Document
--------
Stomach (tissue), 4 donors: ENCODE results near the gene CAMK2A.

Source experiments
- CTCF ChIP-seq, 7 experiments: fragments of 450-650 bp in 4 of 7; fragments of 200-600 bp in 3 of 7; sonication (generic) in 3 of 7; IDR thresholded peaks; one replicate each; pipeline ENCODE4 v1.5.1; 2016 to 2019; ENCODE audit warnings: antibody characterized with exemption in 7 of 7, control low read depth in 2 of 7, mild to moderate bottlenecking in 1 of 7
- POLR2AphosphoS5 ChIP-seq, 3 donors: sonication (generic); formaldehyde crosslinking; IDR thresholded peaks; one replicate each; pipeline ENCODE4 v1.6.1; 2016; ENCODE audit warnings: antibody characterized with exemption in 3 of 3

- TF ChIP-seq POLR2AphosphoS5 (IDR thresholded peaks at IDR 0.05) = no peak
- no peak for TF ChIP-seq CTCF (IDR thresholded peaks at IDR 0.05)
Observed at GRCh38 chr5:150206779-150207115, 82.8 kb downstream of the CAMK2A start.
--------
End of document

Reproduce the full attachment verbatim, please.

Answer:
Stomach (tissue), 4 donors: ENCODE results near the gene CAMK2A.

Source experiments
- CTCF ChIP-seq, 7 experiments: fragments of 450-650 bp in 4 of 7; fragments of 200-600 bp in 3 of 7; sonication (generic) in 3 of 7; IDR thresholded peaks; one replicate each; pipeline ENCODE4 v1.5.1; 2016 to 2019; ENCODE audit warnings: antibody characterized with exemption in 7 of 7, control low read depth in 2 of 7, mild to moderate bottlenecking in 1 of 7
- POLR2AphosphoS5 ChIP-seq, 3 donors: sonication (generic); formaldehyde crosslinking; IDR thresholded peaks; one replicate each; pipeline ENCODE4 v1.6.1; 2016; ENCODE audit warnings: antibody characterized with exemption in 3 of 3

- TF ChIP-seq POLR2AphosphoS5 (IDR thresholded peaks at IDR 0.05) = no peak
- no peak for TF ChIP-seq CTCF (IDR thresholded peaks at IDR 0.05)
Observed at GRCh38 chr5:150206779-150207115, 82.8 kb downstream of the CAMK2A start.